A change in China’s e-commerce policy opens a door for foreign organic brands
October 8, 2015 04:26 PM
Many Chinese online shoppers are eager to purchase products from foreign brands, which they typically view as superior in quality to Chinese products. That offers a growth opportunity for many international brands and retailers. For example, Gap Inc. says it grew its web sales in China 60% between 2013 and 2014.
However, for some U.S. organic cosmetics brands that don’t test their products on animals, road to success in China is bumpier than it is for an apparel retailer like Gap.
“Our products can’t be sold in stores in China because Chinese policy requires all beauty products to be tested on animals,” Cindy Shi, Juice Beauty’s International marketing manager, tells Internet Retailer. ”We are an organic brand opposed to animal cruelty, and we can’t compromise on that.”
Juice Beauty is a California-based organic cosmetics manufacturer and retailer. Its average product is priced at about $50, and the company sells its products online and in bricks-and-mortar stores in the United States, Europe and some Asia countries.
Last year, the Chinese government introduced a new policy on what it calls “cross-border e-commerce,” which makes it easier for overseas brands to sell online in China, including those like Juice Beauty that don’t test their products on animals. The policy legalizes the sales of products for personal consumption if the products are certified in the manufacturer’s home country. As a result, animal testing is no longer a requirement for overseas companies selling to Chinese online shoppers, so long as they’re only buying small quantities for their own use. To sell this way, an overseas e-retailer ships the products a Chinese shopper has ordered through one of the free-trade zones established in the past couple of years in nine Chinese cities.
“We have decided to enter China by cross-border e-commerce,” Shi says. “Chinese consumers, especially young people, have a strong demand for organic products.” She says a number of scandals about tainted products in China have led Chinese consumers to trust products made outside of the country more than domestic goods.
She says Juice Beauty plans to sell first through Tmall Global, a service created by China e-commerce giant Alibaba Group to facilitate cross-border sales into China. “We plan to open a store on Tmall Global as the first step because the Alibaba platform reaches the largest number of online shoppers in China,” Shi says. After that, she says, the company will sell through similar services offered by JD.com, Alibaba’s biggest competitor, and Yhd.com, the online retail site owned by Wal-Mart Stores Inc.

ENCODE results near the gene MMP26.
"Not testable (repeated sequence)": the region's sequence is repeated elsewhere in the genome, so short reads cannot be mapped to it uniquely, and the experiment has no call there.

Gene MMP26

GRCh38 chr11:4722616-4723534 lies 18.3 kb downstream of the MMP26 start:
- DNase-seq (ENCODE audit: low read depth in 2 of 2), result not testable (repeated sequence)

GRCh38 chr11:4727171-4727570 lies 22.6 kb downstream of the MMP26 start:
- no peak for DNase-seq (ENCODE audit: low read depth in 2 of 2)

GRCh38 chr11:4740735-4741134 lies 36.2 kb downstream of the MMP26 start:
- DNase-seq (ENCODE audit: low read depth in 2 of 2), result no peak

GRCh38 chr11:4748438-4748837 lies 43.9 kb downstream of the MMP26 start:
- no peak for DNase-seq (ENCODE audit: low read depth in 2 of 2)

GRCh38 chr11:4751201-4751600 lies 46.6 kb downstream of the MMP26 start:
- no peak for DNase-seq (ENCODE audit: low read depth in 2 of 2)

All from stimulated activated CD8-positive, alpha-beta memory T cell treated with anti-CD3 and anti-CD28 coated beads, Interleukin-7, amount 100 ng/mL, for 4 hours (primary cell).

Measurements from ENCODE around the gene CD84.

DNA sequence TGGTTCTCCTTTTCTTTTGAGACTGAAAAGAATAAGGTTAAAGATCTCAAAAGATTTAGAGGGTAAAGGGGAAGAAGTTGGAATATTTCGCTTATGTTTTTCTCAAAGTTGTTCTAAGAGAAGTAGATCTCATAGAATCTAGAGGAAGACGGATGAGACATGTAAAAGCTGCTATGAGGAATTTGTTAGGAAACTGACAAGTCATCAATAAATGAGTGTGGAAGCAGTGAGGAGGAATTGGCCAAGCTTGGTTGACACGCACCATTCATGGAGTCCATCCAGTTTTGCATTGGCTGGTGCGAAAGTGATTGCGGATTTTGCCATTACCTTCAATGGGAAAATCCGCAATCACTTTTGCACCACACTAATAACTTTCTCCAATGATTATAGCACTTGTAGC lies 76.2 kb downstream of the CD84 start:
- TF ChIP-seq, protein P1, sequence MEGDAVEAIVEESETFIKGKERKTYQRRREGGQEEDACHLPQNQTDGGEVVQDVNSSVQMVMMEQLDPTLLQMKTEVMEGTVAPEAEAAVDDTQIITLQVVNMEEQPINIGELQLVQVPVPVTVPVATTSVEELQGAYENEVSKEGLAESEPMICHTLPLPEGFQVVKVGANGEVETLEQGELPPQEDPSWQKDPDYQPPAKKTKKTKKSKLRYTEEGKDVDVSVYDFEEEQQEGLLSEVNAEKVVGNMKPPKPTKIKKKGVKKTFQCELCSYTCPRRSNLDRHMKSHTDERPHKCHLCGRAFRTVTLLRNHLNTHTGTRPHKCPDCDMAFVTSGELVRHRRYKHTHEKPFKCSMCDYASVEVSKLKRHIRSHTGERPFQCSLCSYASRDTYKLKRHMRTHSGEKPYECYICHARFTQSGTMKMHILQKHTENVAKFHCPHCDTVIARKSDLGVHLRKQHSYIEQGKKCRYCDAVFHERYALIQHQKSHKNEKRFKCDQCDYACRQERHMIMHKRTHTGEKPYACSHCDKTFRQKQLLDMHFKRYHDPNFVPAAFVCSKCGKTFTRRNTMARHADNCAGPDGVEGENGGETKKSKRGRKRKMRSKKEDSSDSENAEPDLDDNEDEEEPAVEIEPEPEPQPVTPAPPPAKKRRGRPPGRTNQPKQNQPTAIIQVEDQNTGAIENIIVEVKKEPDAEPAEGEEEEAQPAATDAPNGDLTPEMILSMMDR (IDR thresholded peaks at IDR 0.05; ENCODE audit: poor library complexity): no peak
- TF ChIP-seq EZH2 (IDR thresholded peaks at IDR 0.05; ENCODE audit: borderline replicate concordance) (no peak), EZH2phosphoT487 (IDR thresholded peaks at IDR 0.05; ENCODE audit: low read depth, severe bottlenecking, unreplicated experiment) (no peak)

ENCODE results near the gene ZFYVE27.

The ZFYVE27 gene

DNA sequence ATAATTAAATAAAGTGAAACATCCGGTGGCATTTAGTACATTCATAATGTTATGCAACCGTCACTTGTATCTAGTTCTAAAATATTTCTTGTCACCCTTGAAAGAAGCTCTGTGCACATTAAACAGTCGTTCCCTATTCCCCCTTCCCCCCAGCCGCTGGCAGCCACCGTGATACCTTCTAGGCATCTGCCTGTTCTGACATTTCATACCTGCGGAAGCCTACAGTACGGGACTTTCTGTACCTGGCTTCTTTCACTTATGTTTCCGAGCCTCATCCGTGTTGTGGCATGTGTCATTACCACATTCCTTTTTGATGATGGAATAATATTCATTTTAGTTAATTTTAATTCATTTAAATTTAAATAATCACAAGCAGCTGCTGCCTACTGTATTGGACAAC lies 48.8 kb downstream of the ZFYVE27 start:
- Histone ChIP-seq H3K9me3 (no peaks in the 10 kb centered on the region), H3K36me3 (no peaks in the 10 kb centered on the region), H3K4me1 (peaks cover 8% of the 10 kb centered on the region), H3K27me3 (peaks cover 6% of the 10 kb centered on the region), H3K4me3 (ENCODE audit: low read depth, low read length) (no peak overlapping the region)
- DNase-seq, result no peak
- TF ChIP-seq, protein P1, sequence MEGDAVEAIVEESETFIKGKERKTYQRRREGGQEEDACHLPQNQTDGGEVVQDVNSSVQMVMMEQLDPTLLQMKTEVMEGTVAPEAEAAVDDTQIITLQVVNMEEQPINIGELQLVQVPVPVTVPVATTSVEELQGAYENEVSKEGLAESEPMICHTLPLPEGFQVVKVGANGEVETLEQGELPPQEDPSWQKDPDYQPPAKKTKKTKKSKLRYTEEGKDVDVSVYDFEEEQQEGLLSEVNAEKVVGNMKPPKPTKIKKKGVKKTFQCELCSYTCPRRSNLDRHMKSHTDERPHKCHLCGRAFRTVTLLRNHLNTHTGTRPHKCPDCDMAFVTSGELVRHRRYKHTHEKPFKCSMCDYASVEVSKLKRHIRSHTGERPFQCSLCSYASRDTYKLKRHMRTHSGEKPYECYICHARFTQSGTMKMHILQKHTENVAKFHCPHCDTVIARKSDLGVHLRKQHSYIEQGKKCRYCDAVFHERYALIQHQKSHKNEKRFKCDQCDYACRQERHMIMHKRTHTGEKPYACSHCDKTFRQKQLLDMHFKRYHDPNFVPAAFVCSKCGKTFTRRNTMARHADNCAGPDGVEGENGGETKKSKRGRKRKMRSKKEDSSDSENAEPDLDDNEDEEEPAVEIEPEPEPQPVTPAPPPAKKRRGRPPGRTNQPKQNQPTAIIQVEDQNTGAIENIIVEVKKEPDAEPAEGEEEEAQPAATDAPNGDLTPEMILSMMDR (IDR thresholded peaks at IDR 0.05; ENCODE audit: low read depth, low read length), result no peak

Although the cross-border model offers new opportunities for international brands, Shi says her company still needs help. She says Juice Beauty is investigating the various service providers that have emerged to help overseas companies sell online into China. These companies typically handle such tasks as website design, fulfillment, customer service, customs clearance, payment and sometimes marketing.
“We only have one Chinese employee, me, and we know little of Chinese the market, so first we have to find an appropriate partner to help us to sell into Chinese market. “ Shi says, “We have talked to some of the large Chinese, third-party e-commerce service companies, but it is still not easy for us to find the right partner.” She says most of these service providers are used to working with well-known international brands that have entered China, such as Nike and Adidas. “Those brands already have strong reputations and they can very easily generate a lot of sales after they open an online store. However, we are a smaller brand and our partner needs to do more on branding.”
Juice Beauty has three identified three primary requirements for its e-commerce service provider.
The first requirement is that the company buys the goods from Juice Beauty in bulk, at wholesale prices, and then take responsibility for selling the merchandise. That’s as opposed to Juice Beauty owning the inventory, and the service provider taking a commission on sales. “If the partner only operates our store on commission and is not willing to keep the products as their inventory, I don’t think that company will be fully motived to sell our products,” Shi says. “Second, the partner must understand the Chinese market deeply. It can’t be a U.S. or Hong Kong company. It must be a China-based company. Lastly, the company should know how to communicate effectively with international companies and would be able to help us to make quick progress.”
Among the companies that help overseas companies sell into China are Baozun Inc., Zhejiang Zhongpan eCommerce Co., Beijing Bay Line E-Commerce Co., Uco, Lily & Beauty, Export Now and Arvato Services, a unit of Bertelsmann AG of Germany.
JD.com is No. 1 in the Internet Retailer China 500 and Yhd.com is No. 7. While Alibaba’s big China marketplaces Taobao and Tmall account for about 80% of online consumer purchases in China they are not ranked in the China 500 because they are shopping portals and don’t own the inventory sold on their sites.
For a fuller account of overseas brands entering China via cross-border e-commerce see the November issue of Internet Retailer magazine.